The 2013 'Facebook video'
Part 1: Video surfaces on Facebook showing foreign men mistreating Korean woman
Part 2: Is the Facebook video fake?
Part 3: More on the Facebook video
Part 4: Today's Facebook video update
Part 5: Korea Herald follows up on the Facebook video
Part 6: A conversation with 'Last Known Survivor'
Part 7: Reports on the staged video
Part 3: More on the Facebook video
At the Marmot's Hole, Korea Herald reporter John Power left a lengthy comment about the sources for his two articles (which are translated into Korean here and here, by the way). The main takeaway is that if his sources are lying about it being staged, they are going to elaborate lengths to maintain this fiction. Do read the entire comment.
Meanwhile, over at the Washington Post article, 'lastknownsurvivor,' the commenter who first named the location (which turned out to be correct) where the video was shot and who said it was staged, posted a comment (in this thread) which reads in part:
I am still waiting from a response from the writer Max Fisher. I sent him a message on facebook which has been seen and not responded to. I also sent him a message on twitter as a response to him saying I did not send him a message and he did not respond to that. I have made an effort to contact him and give him information. Why has he not responded to or tried to contact me?Earlier, King Baeksu pointed out to me that, while Max Fisher’s Twitter feed stated this – "The guy who claims to be an actor who staged the Korean harassment video is telling people he sent me the name of the director. He didn't." – in the comments to the WaPo article, "thelastknownsurvivor" said merely "I have also sent an email to Max Fisher offering him the directors name," which is rather different. At any rate, it's all he said, she said at this point, but judging by his twitter feed, Fisher doesn't seem to be interested in following up the allegations that it was staged. But hey, just because there are people leaving comments saying how they want to 'tear apart the Yankee bastards' or see them 'get stabbed to death,' in a Yonhap report about his article, there's no reason to look into the possibility that the cause of this anger was not even real, right?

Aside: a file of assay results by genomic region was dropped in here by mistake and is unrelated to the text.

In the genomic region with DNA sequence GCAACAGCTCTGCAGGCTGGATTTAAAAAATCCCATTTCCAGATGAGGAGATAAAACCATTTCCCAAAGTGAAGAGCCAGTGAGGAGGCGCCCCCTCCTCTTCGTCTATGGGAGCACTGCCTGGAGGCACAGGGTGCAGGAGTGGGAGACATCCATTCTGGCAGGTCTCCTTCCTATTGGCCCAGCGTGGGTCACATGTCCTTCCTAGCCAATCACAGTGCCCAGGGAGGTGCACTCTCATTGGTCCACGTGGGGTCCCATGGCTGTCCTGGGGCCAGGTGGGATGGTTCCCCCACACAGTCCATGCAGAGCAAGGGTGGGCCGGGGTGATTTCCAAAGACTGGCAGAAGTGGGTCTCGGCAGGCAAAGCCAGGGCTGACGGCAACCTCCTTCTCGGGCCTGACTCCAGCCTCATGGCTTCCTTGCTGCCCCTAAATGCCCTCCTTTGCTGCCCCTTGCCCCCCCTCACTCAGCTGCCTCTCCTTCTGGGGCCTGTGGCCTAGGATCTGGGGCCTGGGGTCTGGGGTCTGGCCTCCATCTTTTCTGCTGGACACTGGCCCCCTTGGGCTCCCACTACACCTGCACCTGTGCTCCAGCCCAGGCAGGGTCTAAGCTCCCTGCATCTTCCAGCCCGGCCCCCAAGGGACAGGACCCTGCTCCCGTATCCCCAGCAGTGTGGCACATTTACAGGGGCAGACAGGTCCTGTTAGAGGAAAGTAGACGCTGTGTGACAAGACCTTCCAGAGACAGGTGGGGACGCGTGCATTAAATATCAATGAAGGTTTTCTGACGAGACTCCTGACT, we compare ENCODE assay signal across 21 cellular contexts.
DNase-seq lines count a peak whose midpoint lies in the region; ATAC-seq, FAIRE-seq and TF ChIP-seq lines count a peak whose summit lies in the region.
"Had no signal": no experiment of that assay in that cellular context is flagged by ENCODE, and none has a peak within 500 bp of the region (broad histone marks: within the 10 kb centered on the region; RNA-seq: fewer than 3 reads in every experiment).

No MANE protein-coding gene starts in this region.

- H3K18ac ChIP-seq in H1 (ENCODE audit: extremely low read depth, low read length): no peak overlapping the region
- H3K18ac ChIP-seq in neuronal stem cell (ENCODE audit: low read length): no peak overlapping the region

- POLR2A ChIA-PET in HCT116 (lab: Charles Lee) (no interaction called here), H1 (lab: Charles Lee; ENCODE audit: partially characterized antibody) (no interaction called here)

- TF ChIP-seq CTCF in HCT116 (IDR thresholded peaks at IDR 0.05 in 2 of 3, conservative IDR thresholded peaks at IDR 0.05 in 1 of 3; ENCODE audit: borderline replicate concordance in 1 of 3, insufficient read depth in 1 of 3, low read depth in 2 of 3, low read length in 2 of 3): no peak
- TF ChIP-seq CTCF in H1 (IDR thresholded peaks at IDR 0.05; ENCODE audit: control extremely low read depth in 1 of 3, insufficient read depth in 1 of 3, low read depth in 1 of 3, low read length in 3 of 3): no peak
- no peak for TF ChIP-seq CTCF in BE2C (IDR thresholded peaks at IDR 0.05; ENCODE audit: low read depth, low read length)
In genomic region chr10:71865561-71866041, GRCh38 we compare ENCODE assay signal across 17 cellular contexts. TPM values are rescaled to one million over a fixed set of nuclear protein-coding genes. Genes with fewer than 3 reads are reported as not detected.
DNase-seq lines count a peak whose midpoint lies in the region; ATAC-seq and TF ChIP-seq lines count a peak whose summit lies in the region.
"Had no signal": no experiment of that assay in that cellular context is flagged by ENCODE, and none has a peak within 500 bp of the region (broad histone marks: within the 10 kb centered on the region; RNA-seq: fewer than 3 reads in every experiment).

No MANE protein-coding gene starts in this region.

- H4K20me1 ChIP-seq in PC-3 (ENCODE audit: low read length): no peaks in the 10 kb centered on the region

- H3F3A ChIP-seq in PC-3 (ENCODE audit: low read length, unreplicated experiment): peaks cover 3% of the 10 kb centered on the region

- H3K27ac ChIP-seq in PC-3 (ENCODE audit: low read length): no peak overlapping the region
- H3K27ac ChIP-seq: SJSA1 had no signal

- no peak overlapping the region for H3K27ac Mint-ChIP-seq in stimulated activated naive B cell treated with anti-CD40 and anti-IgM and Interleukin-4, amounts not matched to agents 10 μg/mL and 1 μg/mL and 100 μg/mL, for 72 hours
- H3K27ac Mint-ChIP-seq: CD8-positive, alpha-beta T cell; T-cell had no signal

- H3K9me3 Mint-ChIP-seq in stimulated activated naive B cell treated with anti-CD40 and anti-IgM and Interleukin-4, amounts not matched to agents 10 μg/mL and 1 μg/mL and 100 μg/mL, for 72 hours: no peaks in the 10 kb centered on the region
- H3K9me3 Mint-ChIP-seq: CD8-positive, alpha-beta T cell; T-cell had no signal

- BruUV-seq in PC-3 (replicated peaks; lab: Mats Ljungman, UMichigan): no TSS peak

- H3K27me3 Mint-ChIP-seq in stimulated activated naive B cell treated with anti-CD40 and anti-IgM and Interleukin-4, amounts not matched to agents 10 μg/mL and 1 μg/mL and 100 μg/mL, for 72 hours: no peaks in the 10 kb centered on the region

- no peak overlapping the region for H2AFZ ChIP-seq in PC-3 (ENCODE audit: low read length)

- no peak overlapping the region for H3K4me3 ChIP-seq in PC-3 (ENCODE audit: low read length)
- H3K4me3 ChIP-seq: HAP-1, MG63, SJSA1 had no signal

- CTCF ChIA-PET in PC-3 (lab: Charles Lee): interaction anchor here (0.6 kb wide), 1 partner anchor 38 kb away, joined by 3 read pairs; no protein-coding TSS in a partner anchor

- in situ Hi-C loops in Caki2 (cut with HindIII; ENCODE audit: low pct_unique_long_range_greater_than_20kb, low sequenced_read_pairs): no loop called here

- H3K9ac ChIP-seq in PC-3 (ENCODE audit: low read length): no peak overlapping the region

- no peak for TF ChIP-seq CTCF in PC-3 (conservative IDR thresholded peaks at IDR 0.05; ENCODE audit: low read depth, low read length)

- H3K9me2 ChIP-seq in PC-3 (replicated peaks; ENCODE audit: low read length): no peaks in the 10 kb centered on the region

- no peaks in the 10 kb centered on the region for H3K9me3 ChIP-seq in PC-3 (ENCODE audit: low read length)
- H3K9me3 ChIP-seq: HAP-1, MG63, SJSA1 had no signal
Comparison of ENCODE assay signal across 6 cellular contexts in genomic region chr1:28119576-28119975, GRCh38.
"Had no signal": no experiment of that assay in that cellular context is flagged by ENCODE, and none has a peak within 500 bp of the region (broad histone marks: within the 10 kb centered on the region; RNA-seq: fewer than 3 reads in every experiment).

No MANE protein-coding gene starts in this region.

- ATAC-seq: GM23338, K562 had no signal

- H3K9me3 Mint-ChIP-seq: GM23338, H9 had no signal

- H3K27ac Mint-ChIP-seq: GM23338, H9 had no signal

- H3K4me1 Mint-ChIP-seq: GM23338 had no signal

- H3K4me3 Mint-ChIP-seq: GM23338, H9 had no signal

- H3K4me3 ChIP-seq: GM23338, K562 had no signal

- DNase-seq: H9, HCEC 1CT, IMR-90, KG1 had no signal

The New York Daily News and The Blaze have reported the story.
The Korea Herald reports that a third person claiming to have been involved in making the video, the 'film studies graduate' mentioned yesterday, has come forward:
While the Korean, who has participated in film competitions here, declined to confirm to The Korea Herald that he was the director, he said that he had played a major part in making the film. He said he and the rest of the crew, whom he did not wish to identify, had intended for the film to be seen as “a work of art.”That last sentence isn't very helpful. At the same time, if the person who first claimed it was staged was making that up, he wasn't just 'anybody on the internet' claiming it was fake, he was someone who knew where the clip had been filmed. That leaves three possibilities that I can think of: A) What he's saying is true because he was there when the film was shot, B) It was indeed a video of harassment, and he knows because he was a participant or witness (through, if a participant, why draw attention to yourself?), or C), He is familiar with the bar and his eagle eye noticed the zebra stripes in the background for the few seconds they are on screen and he decided to get a few friends in on creating a hoax by saying that they staged the whole thing. The question is, which of those scenarios is most likely? King Baeksu also lists several reasons why its most likely staged here.